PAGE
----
It’s important to manage the scale, and not let it manage you. My approach to scale management has really evolved over the years as I’ve maintained. When I was losing the last 100, it was a requirement of my program that I only weigh once a week on their scale. That suited me fine.
However, the whole time I was losing weight I was very apprehensive about transitioning to maintenance as it approached, and the first year of maintenance I was PSYCHOTIC about the scale, I would get on it 2 or 3 times a day. If it went up I would berate myself mightily and if it went down it was never enough. I also discovered, through my obsessive scale-watching in those early days, that eating at restaurants was hard on my efforts so I needed to minimize restaurant meals. Another discovery was that Asian foods – Japanese, Chinese, Thai, Vietnamese, pretty much all of them, were very high in sodium and would immediately bounce that number on the scale up by 2-3 pounds. Incredible!
But every time my weight bounced up (and I weighed every morning religiously. I also frequently weighed at night too, but the number I tracked was the morning weight), I would go into a crazy mental cycle of berating and abuse – “Oh No! I’m such a pig! Oh no, I’m failing at maintenance! No more restaurant meals this week!” I was going through huge mental swings every week based on the number on the scale. But I was also putting together a very valuable set of data points on how my body reacted to different situations – restaurant eating, various forms of exercise, menstrual and hormonal cycles, etc.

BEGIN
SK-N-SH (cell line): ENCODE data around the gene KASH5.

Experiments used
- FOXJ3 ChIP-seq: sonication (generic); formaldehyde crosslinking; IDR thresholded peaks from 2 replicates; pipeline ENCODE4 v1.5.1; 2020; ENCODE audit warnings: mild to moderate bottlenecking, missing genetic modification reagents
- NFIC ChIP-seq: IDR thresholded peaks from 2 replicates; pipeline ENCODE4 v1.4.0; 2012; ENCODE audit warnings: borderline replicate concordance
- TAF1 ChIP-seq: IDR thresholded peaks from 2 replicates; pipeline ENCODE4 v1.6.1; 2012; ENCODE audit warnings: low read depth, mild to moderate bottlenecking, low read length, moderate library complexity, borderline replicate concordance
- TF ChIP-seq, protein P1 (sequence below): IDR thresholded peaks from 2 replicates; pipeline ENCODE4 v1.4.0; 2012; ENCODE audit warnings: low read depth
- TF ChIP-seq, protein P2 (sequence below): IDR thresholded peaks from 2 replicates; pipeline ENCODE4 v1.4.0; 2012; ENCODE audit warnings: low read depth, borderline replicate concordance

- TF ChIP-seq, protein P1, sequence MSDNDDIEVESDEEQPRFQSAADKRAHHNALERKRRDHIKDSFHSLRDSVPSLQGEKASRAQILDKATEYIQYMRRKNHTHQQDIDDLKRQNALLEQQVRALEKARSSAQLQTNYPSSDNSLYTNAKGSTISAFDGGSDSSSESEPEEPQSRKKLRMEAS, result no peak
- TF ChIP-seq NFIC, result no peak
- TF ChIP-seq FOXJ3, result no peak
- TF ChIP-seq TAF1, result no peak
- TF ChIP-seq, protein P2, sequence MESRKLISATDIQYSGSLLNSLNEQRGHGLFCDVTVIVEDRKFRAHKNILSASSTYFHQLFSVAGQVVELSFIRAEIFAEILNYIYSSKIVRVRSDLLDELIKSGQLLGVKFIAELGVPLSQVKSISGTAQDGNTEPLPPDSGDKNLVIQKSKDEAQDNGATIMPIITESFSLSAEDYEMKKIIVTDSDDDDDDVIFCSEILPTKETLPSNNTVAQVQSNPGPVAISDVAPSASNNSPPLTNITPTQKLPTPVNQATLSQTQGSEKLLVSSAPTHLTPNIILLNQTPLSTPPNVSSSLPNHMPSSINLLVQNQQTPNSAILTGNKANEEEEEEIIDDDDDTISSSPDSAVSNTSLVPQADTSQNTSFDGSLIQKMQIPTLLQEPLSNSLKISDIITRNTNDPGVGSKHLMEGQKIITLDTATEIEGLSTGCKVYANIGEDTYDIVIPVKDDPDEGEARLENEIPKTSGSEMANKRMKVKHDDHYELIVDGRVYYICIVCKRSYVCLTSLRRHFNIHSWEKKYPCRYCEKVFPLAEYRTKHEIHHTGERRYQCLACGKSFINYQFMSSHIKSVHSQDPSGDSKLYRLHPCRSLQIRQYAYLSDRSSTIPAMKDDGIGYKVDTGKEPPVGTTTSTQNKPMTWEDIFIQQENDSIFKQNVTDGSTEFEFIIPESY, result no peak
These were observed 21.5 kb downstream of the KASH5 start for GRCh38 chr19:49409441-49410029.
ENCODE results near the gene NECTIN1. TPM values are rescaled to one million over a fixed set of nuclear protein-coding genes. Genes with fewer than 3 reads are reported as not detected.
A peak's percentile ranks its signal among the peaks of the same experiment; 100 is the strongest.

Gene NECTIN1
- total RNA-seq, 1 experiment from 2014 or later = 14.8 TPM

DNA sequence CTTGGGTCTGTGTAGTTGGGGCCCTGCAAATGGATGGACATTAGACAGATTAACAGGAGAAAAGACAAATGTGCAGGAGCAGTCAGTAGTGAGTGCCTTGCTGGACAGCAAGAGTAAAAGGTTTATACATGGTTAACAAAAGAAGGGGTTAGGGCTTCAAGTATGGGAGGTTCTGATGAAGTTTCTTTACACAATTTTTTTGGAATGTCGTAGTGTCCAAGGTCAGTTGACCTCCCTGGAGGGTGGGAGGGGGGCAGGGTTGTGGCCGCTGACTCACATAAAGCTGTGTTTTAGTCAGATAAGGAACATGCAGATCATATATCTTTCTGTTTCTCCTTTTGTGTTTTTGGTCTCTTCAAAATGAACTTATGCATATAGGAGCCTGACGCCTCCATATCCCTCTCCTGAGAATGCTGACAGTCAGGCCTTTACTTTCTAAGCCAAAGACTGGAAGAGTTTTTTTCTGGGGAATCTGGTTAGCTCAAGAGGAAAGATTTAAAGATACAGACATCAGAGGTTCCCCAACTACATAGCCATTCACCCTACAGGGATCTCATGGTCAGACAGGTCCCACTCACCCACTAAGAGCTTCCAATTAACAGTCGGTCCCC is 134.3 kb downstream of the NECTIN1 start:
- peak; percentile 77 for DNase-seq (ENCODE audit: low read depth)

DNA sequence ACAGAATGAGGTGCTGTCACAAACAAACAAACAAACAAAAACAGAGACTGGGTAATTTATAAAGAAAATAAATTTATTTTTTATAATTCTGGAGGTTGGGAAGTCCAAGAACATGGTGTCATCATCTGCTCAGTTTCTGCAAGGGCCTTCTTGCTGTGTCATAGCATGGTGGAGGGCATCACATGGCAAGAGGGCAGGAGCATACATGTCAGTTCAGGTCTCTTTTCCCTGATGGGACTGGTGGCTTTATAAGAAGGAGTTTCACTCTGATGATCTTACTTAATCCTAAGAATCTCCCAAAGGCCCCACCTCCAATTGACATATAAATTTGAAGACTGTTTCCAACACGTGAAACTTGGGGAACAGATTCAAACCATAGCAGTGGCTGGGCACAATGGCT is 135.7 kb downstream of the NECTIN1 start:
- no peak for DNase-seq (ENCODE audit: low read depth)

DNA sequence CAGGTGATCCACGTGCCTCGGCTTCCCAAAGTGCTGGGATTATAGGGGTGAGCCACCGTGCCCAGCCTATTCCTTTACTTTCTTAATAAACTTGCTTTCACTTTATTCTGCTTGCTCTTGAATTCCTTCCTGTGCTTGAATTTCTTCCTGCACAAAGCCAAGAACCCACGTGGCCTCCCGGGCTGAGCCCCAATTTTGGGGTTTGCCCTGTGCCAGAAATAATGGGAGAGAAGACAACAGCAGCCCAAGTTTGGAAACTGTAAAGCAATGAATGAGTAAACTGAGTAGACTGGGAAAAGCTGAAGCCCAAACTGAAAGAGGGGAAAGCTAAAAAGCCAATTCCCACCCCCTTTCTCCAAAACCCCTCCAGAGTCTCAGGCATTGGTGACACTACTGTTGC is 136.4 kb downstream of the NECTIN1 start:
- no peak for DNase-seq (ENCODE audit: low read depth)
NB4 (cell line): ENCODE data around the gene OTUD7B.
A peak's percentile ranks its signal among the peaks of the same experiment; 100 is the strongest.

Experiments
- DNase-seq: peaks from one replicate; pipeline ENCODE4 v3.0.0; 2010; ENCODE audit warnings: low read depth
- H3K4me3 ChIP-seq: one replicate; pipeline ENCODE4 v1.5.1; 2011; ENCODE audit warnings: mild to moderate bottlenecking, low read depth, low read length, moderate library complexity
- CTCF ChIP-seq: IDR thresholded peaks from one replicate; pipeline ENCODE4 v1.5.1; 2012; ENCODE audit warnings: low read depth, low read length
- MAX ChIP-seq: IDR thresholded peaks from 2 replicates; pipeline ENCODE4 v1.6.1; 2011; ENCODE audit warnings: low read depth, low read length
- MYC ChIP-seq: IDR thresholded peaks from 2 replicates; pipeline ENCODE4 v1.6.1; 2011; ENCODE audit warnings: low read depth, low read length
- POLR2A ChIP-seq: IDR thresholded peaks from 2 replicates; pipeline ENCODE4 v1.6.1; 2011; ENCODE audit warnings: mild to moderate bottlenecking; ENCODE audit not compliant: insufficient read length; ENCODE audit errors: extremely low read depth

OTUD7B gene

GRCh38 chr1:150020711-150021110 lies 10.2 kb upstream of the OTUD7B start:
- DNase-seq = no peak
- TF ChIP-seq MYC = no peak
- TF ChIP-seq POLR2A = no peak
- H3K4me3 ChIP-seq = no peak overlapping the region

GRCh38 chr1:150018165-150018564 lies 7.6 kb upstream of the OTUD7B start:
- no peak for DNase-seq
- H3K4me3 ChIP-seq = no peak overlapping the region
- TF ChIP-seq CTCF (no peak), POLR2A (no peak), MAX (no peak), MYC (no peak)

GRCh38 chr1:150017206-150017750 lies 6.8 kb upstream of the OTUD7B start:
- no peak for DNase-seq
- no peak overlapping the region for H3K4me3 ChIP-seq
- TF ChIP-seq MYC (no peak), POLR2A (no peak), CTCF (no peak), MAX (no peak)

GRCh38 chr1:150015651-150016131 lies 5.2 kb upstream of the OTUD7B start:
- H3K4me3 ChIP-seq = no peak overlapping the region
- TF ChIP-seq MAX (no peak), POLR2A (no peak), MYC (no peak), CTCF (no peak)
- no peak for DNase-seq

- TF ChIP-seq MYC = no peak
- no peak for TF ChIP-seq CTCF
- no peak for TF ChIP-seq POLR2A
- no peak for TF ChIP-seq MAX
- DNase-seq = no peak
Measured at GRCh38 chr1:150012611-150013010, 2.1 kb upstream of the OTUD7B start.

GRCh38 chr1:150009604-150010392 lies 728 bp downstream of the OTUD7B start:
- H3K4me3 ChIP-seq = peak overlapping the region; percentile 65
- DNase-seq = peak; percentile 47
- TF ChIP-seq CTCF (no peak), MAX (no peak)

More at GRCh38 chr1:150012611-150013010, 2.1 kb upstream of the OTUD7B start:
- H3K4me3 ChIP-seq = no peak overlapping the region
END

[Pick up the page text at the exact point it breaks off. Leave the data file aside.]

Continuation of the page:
Then one day, about a year into maintenance, I realized that every time it went up a little, it eventually went down again just following my (new) normal eating and exercising habits, so maybe there was no need for the freaking out and mental abuse I was heaping on myself, and I slowly started to get that under control. After a while when it ticked up I would just acknowledge it and say, “Ok, a little more effort today.”
The maintenance portion of the program I did ran 18 months, so I was pretty confident in my skills by the time I completed it. I think that a good long course in maintaining weight loss is a valuable investment, and having those “training wheels” helped me to hone my skills with guidance. I was able to go through multiple cycles of trial and error with my eating and fitness habits.
Now, I don’t weigh myself every day. In fact, over the last couple of years I’ve gotten to a point where I weigh myself maybe 2-3 times. That’s right, 2-3 times a month. Initially when I transitioned over to reducing my scale check-ins, I thought I would weigh myself once a week but one of the valuable things I learned from my obsessive phase was that I should never, ever weigh myself during my menstrual cycle. I can shoot up 5-7 pounds during my cycle and that number is not beneficial to my mental state. So that’s one week a month I’m not weighing myself. I also often find myself on business trips on my “weigh-in day” (currently Tuesdays) so if I’m away I just skip it. It’s important to always use the same scale so that skewed results don’t upset my delicate mental balance.
Managing the scale, for me, is more about managing my mental state. If I know that I can’t handle what I will see without berating myself I will sometimes skip the weigh in. Not always, because sometimes seeing evidence that I need to be more regimented in my efforts is just what I need. But sometimes a bad number will kick off depression and a sense of failure, and those are the days I need to be careful and really evaluate whether the information is worth the mental impact. But I needed to build up a baseline in my first few years before I could start to loosen my grip on the daily weigh-in.